2. Put a Prehab Plan in Place

Physical therapy is almost always reactive; you seek treatment when you’ve pushed too far or too hard—when you’ve developed IT-band syndromeplantar fasciitis, or Achilles tendinitis. What you want to do at the onset of marathon training is be proactive and incorporate “prehab”—a plan that addresses your body’s particular weaknesses and your sport’s demands—before you get injured or experience pain.

With running, you’re dealing with repetitive stress. “The biggest problem we see is people overtrain running and don’t have a strength-training regimen in place,” Croce says. “Physical therapy gives you the capacity to move well, and strength training allows you to use that capacity efficiently so you build a strong foundation,” she adds. 

physical or manual therapist can get your stiff ankle or wonky knee tracking properly so you can perform exercises that will support your joints and make you a stronger, more efficient runner. Also, be sure to diversify your workouts by cross-training (try these activities) to further your fitness without overtaxing your lower body. If you can’t meet with a therapist, commit to a prehab program you can do at home or in the gym. (You can start with the mobility workout of our 30-day Cross-Training challenge). Again, telehealth is surging right now. Make an appointment with a therapist to get some prehab exercises.

3. Commit to the Holy Trinity: Nutrition, Hydration, and Sleep

It never seems groundbreaking, but getting the proper fuel, hydration, and sleep is of utmost importance to minimising pain and injury, says Karli Alvino, CPT, run coach at Mile High Run Club in New York City.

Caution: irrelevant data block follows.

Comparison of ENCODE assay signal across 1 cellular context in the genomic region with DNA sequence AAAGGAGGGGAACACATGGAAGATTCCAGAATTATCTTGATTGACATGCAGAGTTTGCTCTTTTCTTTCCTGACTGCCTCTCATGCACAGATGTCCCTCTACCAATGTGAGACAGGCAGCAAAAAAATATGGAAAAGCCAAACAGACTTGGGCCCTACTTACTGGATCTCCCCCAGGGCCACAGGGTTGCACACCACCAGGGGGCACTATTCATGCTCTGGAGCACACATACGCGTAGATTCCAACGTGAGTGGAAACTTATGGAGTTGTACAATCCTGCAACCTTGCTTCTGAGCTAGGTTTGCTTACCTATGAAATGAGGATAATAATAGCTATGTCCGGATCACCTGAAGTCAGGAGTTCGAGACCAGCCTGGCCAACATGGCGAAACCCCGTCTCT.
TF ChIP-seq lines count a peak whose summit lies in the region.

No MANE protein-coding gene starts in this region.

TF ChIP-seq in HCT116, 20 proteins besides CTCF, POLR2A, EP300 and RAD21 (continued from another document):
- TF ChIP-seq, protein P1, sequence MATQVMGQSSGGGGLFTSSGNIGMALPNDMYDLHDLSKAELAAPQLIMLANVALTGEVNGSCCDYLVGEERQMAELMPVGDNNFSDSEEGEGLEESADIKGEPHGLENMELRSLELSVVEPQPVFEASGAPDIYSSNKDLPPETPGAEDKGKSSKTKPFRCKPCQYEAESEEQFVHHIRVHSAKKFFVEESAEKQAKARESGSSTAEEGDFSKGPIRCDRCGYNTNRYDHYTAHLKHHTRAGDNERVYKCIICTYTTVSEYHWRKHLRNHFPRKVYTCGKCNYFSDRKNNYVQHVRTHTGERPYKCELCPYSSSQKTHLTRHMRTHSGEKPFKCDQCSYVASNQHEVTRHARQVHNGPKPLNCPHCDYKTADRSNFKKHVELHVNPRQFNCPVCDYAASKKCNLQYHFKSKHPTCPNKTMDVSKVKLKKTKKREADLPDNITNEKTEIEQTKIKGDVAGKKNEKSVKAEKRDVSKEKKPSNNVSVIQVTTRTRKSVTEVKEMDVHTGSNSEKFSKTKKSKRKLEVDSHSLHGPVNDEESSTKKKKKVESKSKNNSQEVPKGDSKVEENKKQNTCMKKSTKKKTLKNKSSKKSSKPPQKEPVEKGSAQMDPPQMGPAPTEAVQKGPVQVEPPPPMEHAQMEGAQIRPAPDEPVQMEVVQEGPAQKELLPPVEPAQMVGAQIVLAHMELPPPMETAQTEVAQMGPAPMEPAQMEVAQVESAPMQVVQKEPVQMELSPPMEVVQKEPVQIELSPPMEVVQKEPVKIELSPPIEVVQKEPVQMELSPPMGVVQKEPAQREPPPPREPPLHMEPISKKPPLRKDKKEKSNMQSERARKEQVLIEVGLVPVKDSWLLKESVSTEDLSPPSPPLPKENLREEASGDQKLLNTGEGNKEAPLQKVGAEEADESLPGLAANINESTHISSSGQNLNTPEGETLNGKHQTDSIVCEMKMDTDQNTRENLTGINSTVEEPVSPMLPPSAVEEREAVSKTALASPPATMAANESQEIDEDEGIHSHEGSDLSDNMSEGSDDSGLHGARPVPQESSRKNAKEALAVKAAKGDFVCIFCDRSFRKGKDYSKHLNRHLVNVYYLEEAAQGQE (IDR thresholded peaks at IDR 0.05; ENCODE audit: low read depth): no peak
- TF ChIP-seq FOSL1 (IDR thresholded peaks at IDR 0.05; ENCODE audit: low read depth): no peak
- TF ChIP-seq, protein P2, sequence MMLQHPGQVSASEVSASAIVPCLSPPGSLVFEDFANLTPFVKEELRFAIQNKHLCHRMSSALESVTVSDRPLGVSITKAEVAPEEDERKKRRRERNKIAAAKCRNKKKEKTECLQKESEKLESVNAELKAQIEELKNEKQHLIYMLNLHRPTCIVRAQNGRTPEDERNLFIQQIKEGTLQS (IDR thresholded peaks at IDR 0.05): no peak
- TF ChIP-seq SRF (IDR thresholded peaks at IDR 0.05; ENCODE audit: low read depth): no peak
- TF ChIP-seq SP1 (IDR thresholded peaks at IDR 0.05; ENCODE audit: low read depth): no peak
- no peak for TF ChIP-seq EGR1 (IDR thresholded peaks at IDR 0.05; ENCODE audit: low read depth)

After a gruelling interval workout or long run, you need recovery foods that’ll reduce inflammation and refuel depleted energy stores, ultimately curbing how long you’re sore and hobbling post-run. When you sleep, all those micro-tears in your muscles get a chance to repair.

But when you’re deprived, that sleep debt can cause muscle breakdown, increases in the stress hormone cortisol, and drops in testosterone and growth hormone levels, according to research published in Medical Hypotheses. What’s more, dehydration can make you more sensitive to pain, found a study published in Psychophysiology. Ensure that you’re drinking plenty of fluids throughout the day, before, and after runs. (These cool bottles can help).

4. Make Mobility a Priority

Mobility affords you a more robust range of running dynamics: powerful knee drive, fluid hip extension, and proper ankle dorsiflexion, says Sinéad Burns, a manual therapist at Performix House in New York City. But don’t confuse it for flexibility.